SpaceX was awarded with a $65 million contract from NASA to change the course of an asteroid by crashing a spacecraft on it. The mission is called the Double Asteroid Redirection (DART), and it implicates releasing one or more high-speed rockets into space into the route of an approaching near-earth body (an asteroid in this case). The technique known as kinetic impactors, looking like some bumper rockets, will be used to complete the task.
To be successful, the rocket should redirect the asteroid away from the Earth’s trajectory without needing a mission like in the Armageddon movie. NASA explained and demonstrated the task on not such a large scale with the Deep Impact mission movie in 2005. Now, the US space agency will pay SpaceX to crash a space probe on an asteroid.
NASA to pay $65 million to SpaceX to crash a spacecraft on an asteroid to deflect its trajectory
Double Asteroid Redirection’s objective is to lower the reaction time needed to obstruct a disastrous collision from a space mineral plunging toward a major city in the world. At the moment, the National Academy of Sciences thinks that it would take one to two years’ notice time to bounce a smaller asteroid off its path. The numbers could level up to 20 years for larger rocks, and several decades for the largest ones, scaling hundreds of miles in diameter.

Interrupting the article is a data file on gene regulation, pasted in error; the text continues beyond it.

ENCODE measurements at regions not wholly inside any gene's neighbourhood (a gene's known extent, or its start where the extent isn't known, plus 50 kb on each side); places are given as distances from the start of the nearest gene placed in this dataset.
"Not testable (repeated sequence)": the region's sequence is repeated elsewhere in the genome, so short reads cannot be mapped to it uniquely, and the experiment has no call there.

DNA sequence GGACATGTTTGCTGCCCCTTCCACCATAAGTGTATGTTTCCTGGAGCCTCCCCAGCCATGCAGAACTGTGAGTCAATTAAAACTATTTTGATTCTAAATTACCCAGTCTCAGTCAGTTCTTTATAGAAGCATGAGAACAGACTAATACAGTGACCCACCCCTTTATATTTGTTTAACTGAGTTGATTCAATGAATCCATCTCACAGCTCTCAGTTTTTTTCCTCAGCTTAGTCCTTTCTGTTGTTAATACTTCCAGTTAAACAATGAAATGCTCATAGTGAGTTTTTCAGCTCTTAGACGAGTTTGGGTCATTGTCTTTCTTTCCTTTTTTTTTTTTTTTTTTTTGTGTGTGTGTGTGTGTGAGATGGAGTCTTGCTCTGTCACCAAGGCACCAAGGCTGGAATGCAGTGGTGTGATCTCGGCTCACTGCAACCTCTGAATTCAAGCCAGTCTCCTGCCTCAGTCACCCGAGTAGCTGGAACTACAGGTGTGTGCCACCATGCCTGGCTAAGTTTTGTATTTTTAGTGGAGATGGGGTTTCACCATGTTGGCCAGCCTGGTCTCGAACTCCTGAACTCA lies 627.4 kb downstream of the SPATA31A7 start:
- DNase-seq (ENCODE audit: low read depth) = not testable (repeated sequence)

It is not clear if kinetic impactors will be sufficient to deflect anything larger than a small asteroid, and for that, there is not many testing data.
A Falcon 9 rocket will be launched from Space Launch Complex 4E at Vandenberg Air Force Base in California, according to the strategy. SpaceX is hoping the rocket using solar electric propulsion. DART can deflect the asteroid Didymos’ small moon in October 2022 as at that time, it will be just 11 million kilometers from Earth.
Jasmine holds a Master’s in Journalism from Ryerson University in Toronto and writes professionally in a broad variety of genres. She has worked as a senior manager in public relations and communications for major telecommunication companies, and is the former Deputy Director for Media Relations with the Modern Coalition. Jasmine writes primarily in our LGBTTQQIAAP and Science section.